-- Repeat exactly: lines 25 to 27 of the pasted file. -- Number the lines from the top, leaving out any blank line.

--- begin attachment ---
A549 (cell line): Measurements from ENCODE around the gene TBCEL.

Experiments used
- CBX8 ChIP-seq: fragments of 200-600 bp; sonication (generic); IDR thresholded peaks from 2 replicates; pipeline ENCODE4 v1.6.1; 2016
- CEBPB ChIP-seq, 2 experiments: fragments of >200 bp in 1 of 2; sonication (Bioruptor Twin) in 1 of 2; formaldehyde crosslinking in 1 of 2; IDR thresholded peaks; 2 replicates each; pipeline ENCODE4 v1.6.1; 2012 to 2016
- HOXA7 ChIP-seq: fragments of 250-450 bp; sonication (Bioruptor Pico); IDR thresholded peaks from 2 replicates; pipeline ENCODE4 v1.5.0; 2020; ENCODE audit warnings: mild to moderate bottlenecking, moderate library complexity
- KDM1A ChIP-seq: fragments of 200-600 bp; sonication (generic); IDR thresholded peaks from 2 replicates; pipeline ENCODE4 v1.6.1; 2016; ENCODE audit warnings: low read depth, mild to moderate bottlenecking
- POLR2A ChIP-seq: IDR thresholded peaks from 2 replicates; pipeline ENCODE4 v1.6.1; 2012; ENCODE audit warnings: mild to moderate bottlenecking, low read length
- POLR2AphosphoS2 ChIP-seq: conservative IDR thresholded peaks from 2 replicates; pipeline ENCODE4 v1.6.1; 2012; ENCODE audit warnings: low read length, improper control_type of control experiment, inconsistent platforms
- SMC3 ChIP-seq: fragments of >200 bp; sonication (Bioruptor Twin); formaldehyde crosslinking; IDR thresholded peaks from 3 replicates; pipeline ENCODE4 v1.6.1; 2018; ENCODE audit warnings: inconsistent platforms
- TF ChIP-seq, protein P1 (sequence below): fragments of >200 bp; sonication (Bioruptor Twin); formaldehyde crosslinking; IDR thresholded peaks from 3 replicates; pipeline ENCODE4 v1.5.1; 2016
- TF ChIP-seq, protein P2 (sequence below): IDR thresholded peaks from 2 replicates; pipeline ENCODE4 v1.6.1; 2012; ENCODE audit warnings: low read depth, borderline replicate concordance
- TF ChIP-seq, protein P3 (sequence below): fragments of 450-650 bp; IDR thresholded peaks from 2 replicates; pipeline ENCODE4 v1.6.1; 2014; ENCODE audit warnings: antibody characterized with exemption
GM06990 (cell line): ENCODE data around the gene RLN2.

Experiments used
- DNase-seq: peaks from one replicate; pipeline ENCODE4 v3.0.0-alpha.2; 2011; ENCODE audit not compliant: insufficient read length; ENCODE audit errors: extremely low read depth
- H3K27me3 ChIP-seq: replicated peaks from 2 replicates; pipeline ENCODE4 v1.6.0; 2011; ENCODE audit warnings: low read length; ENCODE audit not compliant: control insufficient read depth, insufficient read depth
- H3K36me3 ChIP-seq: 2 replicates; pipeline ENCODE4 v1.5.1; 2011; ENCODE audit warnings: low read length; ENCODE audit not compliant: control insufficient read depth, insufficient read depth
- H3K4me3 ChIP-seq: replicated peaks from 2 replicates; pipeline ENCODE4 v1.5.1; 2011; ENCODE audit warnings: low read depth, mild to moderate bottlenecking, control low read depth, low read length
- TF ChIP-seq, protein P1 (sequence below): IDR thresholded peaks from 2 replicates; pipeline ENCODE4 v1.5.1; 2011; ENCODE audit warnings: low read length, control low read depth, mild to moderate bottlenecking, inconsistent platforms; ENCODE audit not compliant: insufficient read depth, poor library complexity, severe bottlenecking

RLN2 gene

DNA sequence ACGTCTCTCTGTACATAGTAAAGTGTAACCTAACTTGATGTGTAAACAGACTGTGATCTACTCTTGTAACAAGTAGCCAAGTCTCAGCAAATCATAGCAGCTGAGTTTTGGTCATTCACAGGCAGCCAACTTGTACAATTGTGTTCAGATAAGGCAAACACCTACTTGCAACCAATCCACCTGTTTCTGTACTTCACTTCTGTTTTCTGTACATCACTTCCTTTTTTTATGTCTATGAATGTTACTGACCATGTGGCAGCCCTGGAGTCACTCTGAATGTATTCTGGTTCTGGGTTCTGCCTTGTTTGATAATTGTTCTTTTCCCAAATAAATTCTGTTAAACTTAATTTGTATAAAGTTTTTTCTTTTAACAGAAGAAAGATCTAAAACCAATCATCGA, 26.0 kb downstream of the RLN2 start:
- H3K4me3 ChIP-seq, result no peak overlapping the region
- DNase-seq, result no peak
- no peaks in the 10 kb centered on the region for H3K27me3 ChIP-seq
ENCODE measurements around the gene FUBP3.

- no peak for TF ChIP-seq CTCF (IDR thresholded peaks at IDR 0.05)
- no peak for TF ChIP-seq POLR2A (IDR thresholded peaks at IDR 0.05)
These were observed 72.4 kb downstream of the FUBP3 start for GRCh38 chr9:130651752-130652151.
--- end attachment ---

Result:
ENCODE measurements around the gene FUBP3.

- no peak for TF ChIP-seq CTCF (IDR thresholded peaks at IDR 0.05)
- no peak for TF ChIP-seq POLR2A (IDR thresholded peaks at IDR 0.05)